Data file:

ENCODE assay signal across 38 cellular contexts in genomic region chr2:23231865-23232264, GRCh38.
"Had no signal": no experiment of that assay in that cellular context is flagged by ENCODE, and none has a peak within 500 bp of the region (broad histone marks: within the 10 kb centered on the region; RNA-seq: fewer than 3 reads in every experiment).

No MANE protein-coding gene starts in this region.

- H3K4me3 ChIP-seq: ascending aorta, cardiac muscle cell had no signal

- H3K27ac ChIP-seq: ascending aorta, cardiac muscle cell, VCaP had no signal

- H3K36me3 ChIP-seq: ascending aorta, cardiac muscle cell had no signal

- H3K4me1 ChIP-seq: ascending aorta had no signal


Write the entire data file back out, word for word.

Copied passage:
ENCODE assay signal across 38 cellular contexts in genomic region chr2:23231865-23232264, GRCh38.
"Had no signal": no experiment of that assay in that cellular context is flagged by ENCODE, and none has a peak within 500 bp of the region (broad histone marks: within the 10 kb centered on the region; RNA-seq: fewer than 3 reads in every experiment).

No MANE protein-coding gene starts in this region.

- H3K4me3 ChIP-seq: ascending aorta, cardiac muscle cell had no signal

- H3K27ac ChIP-seq: ascending aorta, cardiac muscle cell, VCaP had no signal

- H3K36me3 ChIP-seq: ascending aorta, cardiac muscle cell had no signal

- H3K4me1 ChIP-seq: ascending aorta had no signal